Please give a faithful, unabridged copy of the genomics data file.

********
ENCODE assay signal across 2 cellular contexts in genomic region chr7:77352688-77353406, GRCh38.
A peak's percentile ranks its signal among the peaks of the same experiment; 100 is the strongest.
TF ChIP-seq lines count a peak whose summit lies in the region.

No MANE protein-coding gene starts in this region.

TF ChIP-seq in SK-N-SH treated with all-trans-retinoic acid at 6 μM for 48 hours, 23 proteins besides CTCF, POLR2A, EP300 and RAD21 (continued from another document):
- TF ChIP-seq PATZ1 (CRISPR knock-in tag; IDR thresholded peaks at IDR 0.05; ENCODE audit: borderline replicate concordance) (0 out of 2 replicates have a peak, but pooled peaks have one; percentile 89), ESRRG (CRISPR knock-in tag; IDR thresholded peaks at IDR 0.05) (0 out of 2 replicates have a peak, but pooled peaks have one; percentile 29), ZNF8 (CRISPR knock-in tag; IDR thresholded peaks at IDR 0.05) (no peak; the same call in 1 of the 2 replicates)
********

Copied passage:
ENCODE assay signal across 2 cellular contexts in genomic region chr7:77352688-77353406, GRCh38.
A peak's percentile ranks its signal among the peaks of the same experiment; 100 is the strongest.
TF ChIP-seq lines count a peak whose summit lies in the region.

No MANE protein-coding gene starts in this region.

TF ChIP-seq in SK-N-SH treated with all-trans-retinoic acid at 6 μM for 48 hours, 23 proteins besides CTCF, POLR2A, EP300 and RAD21 (continued from another document):
- TF ChIP-seq PATZ1 (CRISPR knock-in tag; IDR thresholded peaks at IDR 0.05; ENCODE audit: borderline replicate concordance) (0 out of 2 replicates have a peak, but pooled peaks have one; percentile 89), ESRRG (CRISPR knock-in tag; IDR thresholded peaks at IDR 0.05) (0 out of 2 replicates have a peak, but pooled peaks have one; percentile 29), ZNF8 (CRISPR knock-in tag; IDR thresholded peaks at IDR 0.05) (no peak; the same call in 1 of the 2 replicates)